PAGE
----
Next we had a paintout in Cambridge with a tasty lunch and informal art show at Snapper's Restaurant. My painting turned out horribly so I won't be posting it ... ever.....

That night it was time to check-in at the Avalon Theater, pick up my artists welcome packet, my backstage pass and get my canvases stamped for the week. As always, the staff at the Avalon did a great job making the artist's orientation an entertaining and informative part of PAE. There were a lot of laughs, music and dancing.

This was my morning painting spot on Saturday.
My easel had the dock all to itself for a couple of hours.

Saturday we were set loose to paint where we pleased. I finished two paintings in the morning and then packed up my gear for the Sponsor's Dinner held on a large waterfront estate. Artists were encouraged to paint before guests arrived so that they could see us finishing up our work. Then we framed and hung our paintings on our easels for guests to view and purchase. I don't have a good photo of my painting from that night because it sold that evening to a nice couple.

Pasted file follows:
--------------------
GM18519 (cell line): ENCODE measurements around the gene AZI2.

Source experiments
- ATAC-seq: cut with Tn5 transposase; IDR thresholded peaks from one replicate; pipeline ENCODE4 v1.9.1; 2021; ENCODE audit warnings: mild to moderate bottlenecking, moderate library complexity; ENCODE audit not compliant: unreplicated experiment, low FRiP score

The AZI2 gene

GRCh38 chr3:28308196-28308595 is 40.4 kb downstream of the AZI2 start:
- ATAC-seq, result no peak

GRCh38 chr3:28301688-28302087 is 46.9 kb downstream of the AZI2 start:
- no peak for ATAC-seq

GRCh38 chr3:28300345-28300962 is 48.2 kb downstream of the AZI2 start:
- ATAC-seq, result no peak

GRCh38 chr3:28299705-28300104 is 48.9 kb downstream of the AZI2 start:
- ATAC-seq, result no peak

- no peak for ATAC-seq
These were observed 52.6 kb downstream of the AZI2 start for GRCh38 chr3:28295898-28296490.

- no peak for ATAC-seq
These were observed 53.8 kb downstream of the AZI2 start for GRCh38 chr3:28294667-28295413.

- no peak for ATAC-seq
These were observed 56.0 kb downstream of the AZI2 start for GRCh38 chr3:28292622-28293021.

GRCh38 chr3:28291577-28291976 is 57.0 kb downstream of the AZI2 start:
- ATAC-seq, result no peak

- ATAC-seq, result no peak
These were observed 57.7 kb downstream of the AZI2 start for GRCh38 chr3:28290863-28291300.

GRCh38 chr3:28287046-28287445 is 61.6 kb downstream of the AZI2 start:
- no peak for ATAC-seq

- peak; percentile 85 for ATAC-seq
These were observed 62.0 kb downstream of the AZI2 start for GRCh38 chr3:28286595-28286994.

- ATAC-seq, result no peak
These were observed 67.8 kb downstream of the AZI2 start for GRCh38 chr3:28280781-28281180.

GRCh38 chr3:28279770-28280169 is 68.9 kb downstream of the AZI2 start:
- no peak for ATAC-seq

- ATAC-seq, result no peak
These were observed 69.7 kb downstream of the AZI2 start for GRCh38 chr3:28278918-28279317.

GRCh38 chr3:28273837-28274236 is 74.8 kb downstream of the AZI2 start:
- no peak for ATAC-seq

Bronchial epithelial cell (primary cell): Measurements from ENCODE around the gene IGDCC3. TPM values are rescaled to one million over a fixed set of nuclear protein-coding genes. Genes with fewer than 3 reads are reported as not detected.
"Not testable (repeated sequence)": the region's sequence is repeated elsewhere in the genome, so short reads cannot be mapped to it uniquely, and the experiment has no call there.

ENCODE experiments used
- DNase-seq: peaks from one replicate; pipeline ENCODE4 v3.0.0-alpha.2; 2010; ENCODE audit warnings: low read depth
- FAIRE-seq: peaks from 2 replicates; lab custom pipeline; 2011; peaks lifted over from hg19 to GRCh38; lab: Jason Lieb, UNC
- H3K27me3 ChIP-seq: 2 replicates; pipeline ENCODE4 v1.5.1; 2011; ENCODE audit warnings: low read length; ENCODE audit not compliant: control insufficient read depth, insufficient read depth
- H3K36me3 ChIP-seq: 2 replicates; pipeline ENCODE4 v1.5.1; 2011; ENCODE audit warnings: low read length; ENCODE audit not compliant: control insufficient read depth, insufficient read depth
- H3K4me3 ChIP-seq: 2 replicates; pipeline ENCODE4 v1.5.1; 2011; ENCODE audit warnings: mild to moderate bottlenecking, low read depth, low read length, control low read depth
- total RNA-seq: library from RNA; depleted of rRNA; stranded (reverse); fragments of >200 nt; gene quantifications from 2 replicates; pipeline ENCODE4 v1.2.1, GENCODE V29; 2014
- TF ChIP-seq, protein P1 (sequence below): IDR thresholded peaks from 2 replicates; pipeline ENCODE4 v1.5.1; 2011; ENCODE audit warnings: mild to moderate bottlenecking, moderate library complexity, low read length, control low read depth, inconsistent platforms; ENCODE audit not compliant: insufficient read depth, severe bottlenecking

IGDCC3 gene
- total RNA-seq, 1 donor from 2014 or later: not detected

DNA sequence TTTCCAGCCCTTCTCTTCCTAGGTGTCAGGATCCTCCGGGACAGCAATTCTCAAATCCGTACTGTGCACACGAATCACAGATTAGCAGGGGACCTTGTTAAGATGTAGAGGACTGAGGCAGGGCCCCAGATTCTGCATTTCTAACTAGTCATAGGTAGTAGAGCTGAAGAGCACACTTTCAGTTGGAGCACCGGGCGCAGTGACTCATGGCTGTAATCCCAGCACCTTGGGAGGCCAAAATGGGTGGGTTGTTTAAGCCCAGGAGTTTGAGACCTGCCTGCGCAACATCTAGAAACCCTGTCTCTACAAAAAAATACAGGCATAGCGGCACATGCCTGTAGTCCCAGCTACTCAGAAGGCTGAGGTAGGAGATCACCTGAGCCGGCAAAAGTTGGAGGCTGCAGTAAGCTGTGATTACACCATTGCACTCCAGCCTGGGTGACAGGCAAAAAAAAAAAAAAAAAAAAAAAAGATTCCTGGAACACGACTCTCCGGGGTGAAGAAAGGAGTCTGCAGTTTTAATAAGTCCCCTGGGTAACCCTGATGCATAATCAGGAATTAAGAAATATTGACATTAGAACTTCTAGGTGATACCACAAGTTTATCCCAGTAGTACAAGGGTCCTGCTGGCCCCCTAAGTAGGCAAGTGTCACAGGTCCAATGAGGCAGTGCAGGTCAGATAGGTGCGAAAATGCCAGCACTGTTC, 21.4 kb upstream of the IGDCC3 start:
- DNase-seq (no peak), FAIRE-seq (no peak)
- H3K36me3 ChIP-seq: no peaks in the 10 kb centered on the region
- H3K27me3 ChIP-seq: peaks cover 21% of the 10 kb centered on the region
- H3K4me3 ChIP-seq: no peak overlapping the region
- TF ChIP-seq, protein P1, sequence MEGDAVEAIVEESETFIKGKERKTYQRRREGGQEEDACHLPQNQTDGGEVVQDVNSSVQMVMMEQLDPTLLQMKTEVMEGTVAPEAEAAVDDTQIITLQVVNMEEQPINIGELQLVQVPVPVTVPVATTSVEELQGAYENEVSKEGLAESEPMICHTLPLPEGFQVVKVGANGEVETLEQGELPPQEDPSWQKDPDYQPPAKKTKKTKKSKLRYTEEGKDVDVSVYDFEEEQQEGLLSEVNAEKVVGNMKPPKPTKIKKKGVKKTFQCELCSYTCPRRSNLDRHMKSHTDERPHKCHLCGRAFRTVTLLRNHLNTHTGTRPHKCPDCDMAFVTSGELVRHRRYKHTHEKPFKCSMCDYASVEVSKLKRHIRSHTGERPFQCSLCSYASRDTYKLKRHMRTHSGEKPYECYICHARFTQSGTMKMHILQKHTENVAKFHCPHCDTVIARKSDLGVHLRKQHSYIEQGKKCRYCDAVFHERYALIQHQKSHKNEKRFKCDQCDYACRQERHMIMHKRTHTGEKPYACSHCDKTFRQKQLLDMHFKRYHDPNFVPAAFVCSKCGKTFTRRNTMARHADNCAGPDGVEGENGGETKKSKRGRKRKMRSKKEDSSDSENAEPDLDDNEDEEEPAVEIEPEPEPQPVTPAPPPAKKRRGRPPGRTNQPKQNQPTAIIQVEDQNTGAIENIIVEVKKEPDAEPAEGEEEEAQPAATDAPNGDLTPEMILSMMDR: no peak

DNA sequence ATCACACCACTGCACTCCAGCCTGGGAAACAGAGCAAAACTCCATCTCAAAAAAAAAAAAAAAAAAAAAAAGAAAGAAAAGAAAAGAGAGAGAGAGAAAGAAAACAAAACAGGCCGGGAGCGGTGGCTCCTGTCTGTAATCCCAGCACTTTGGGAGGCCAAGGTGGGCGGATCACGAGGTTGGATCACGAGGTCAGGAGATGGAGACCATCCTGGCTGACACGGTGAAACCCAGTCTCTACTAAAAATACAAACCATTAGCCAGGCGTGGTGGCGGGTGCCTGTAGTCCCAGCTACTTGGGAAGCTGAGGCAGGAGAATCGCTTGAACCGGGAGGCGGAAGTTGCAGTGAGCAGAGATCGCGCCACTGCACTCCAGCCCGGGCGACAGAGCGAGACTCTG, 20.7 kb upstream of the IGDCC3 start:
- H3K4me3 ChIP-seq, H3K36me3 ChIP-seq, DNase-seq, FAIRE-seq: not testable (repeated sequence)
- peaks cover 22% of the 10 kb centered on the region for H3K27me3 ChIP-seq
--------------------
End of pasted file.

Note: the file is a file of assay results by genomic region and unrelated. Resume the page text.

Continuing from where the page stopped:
The stunning location for the Sponsor's Dinner. A wonderful place to paint and relax.
Note the lighthouse in the distance.

After that it was a whirlwind of painting all over Talbot County, Maryland ending with the sold out Collector's Preview Party and show at the Academy Art Museum. John Sills was the grand prize winner with his lovely painting "Meditation" (42"x30"). The Avalon Foundation sold more than $300,000 worth of art during the two days the show was hanging.

L to R - Peter Trippi the judge for the show with 
John Brandon Sills and his wining painting.
 "Night Mooring" the Artist's Choice winner by Zufar Bikbov.